By Nick Pelling

As you all probably know, a jubilee should begin with the blowing of a ram’s horn. This, I believe, was an ancient Jewish practice in which a so-called Yobel – Hebrew for a ram’s horn – was blown to signify important anniversaries. Just wanted that cleared up.

Regarding the whole current hoopla, I think I am suffering from a strange political split condition. On the one hand, I feel that the institution of the monarchy is a sort of hideous capstone on our entire class system. But then, the Queen seems like a decent little old lady, who has performed the task of being solidly and constitutionally boring, so effectively, that it is almost interesting. She is also a human link back through so much history – her first PM was a certain Winston Churchill. I find myself not quite able to raise a glass for the royal soap opera but also not quite able to smash it in disgust.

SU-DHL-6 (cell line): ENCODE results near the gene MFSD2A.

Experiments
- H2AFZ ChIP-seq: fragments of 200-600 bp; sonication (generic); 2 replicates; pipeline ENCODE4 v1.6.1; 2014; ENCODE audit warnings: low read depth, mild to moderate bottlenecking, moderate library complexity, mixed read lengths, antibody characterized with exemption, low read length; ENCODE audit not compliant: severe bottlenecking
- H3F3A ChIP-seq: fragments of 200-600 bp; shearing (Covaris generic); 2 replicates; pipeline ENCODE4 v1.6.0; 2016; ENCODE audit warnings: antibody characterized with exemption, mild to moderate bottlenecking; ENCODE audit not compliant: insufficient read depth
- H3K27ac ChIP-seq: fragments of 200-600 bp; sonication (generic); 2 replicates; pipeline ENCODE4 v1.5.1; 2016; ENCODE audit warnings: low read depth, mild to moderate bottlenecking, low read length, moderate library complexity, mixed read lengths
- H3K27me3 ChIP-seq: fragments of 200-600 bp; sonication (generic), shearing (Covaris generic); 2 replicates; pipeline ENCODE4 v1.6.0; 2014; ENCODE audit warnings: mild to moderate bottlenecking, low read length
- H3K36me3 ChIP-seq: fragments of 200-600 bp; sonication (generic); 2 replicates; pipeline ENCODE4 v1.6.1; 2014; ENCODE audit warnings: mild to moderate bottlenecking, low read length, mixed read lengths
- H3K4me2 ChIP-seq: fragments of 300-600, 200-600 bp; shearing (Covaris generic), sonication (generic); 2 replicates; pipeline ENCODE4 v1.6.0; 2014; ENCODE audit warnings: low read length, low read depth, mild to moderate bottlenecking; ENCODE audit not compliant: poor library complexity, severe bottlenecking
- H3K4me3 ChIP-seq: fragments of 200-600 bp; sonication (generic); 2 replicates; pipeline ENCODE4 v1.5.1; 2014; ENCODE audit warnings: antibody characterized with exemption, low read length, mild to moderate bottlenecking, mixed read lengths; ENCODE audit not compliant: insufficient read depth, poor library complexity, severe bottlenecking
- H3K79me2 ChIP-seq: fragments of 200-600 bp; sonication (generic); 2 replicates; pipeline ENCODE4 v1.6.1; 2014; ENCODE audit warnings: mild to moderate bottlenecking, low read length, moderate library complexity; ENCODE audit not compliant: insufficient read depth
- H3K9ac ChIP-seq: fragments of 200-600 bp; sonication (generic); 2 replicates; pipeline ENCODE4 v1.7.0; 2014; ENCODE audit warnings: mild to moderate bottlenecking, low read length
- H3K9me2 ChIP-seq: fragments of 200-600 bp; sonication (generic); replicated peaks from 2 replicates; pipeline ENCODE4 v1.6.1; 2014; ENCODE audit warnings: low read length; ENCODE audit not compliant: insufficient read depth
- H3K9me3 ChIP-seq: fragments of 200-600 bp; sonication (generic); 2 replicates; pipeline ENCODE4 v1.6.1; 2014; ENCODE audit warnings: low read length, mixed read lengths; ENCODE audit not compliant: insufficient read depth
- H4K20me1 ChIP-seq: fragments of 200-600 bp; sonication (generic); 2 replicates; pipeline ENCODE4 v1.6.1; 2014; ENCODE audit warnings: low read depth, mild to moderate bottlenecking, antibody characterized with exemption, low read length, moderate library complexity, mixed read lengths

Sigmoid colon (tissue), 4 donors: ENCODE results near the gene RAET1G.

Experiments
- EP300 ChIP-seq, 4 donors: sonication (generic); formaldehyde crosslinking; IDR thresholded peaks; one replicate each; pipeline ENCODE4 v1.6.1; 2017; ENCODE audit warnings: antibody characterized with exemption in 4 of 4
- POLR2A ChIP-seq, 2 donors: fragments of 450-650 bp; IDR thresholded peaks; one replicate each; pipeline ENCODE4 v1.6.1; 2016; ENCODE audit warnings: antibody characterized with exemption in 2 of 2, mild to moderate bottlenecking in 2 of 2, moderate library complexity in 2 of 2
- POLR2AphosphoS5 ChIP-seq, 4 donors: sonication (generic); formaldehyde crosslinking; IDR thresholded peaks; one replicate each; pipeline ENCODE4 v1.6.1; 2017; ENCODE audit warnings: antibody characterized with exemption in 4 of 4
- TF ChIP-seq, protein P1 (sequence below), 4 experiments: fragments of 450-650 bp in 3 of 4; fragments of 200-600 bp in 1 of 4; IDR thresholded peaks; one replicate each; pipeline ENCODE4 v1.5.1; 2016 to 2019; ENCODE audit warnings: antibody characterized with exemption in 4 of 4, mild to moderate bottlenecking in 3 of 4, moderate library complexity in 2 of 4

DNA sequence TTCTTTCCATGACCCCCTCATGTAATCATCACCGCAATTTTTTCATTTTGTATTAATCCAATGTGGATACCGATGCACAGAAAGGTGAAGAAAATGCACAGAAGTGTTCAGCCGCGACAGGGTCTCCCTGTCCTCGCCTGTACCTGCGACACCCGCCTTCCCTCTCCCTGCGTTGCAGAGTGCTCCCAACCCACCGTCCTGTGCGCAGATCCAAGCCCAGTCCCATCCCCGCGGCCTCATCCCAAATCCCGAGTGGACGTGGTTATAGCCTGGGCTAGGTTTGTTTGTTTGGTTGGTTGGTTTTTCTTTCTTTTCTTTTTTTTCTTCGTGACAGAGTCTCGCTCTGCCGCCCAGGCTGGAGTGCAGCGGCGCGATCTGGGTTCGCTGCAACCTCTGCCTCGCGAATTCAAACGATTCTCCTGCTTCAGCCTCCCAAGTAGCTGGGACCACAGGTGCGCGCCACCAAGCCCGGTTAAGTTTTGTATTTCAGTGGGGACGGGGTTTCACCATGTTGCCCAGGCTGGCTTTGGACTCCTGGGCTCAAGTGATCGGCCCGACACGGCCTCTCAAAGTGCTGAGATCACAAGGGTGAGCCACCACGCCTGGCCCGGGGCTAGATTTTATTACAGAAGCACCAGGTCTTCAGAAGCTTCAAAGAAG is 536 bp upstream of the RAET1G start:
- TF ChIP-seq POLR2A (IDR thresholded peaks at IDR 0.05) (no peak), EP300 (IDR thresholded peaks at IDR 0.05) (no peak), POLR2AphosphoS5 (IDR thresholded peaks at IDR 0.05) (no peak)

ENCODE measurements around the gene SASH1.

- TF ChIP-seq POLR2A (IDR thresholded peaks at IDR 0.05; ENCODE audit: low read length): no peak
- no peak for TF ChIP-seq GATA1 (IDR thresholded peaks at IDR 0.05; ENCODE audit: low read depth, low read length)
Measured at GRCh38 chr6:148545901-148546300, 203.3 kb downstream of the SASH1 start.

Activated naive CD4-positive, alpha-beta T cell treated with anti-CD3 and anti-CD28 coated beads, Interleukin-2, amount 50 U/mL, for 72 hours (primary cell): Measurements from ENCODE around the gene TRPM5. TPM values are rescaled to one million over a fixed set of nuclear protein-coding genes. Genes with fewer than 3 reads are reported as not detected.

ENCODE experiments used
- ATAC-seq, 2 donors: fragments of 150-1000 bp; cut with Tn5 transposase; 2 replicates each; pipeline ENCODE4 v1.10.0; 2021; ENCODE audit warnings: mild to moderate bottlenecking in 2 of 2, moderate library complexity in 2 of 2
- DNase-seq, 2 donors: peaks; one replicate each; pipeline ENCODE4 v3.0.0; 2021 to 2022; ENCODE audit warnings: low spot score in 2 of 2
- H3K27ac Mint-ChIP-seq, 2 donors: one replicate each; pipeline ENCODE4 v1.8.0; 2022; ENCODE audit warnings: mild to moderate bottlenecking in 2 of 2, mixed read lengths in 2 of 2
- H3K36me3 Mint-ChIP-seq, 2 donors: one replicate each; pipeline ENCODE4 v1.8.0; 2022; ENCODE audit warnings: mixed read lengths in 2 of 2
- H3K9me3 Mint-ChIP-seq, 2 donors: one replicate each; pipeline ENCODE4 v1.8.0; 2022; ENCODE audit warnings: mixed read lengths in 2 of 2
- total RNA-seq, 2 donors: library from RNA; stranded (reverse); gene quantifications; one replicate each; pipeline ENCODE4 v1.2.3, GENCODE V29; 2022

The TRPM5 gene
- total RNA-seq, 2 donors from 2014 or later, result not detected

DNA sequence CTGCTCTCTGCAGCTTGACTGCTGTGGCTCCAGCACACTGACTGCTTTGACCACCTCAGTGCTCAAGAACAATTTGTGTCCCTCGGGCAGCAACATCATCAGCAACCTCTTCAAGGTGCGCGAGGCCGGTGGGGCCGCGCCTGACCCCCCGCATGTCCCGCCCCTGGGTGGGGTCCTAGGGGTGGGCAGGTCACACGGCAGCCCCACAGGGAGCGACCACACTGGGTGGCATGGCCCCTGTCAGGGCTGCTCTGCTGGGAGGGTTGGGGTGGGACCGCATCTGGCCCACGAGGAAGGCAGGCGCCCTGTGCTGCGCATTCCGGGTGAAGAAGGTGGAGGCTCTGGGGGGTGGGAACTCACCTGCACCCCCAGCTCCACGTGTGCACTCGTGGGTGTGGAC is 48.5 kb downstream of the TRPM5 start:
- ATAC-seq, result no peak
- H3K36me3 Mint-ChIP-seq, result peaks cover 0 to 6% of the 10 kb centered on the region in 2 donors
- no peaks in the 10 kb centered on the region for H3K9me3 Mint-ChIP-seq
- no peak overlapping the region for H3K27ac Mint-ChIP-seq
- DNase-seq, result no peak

To put things in context. The first significant royal Jubilee occurred in 1809 when mad George III decided to celebrate his 49 years on the throne. Apparently, he felt that the beginning of his 50th year, rather than the end of it, was the thing to celebrate. Or at least that is what he told the trees. The radical writer Leigh Hunt commented in a rather acid prophetic fashion that all the palaver was nothing but “trifles by which our exquisite statesmen divert the public mind from thinking.” A similar sort of radical pistol-poet sneered, during the 1977 Jubilee, that God should “save the Queen and the fascist regime, they made you a moron, a potential H Bomb”. As I find myself blandly shrugging, I wonder if I have become that moron. 

Queen Victoria had two Jubilees, golden and diamond, but nothing ever matched the thrill she got on her accession to the throne in 1837 when the Shah of Persia presented her with a pair of Tibetan goats. I find myself feeling a bit like those two goats, in two rather dim minds. I think I may be suffering from Jubilophrenia. 


We hope you have enjoyed reading this article. The future of our volunteer led, non-profit publication would be far more secure with the aid of a small donation. You can also support local journalism by becoming a friend of HIP. It only takes a minute and we would be very grateful.